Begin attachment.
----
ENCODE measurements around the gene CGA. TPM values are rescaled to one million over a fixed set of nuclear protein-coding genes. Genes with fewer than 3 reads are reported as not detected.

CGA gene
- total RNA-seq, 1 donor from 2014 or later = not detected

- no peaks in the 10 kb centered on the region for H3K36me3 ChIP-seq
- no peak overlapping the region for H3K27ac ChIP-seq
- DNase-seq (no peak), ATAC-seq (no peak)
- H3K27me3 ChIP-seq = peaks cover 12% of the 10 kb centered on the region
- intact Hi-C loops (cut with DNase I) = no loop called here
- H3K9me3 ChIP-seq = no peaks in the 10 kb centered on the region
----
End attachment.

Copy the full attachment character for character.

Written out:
ENCODE measurements around the gene CGA. TPM values are rescaled to one million over a fixed set of nuclear protein-coding genes. Genes with fewer than 3 reads are reported as not detected.

CGA gene
- total RNA-seq, 1 donor from 2014 or later = not detected

- no peaks in the 10 kb centered on the region for H3K36me3 ChIP-seq
- no peak overlapping the region for H3K27ac ChIP-seq
- DNase-seq (no peak), ATAC-seq (no peak)
- H3K27me3 ChIP-seq = peaks cover 12% of the 10 kb centered on the region
- intact Hi-C loops (cut with DNase I) = no loop called here
- H3K9me3 ChIP-seq = no peaks in the 10 kb centered on the region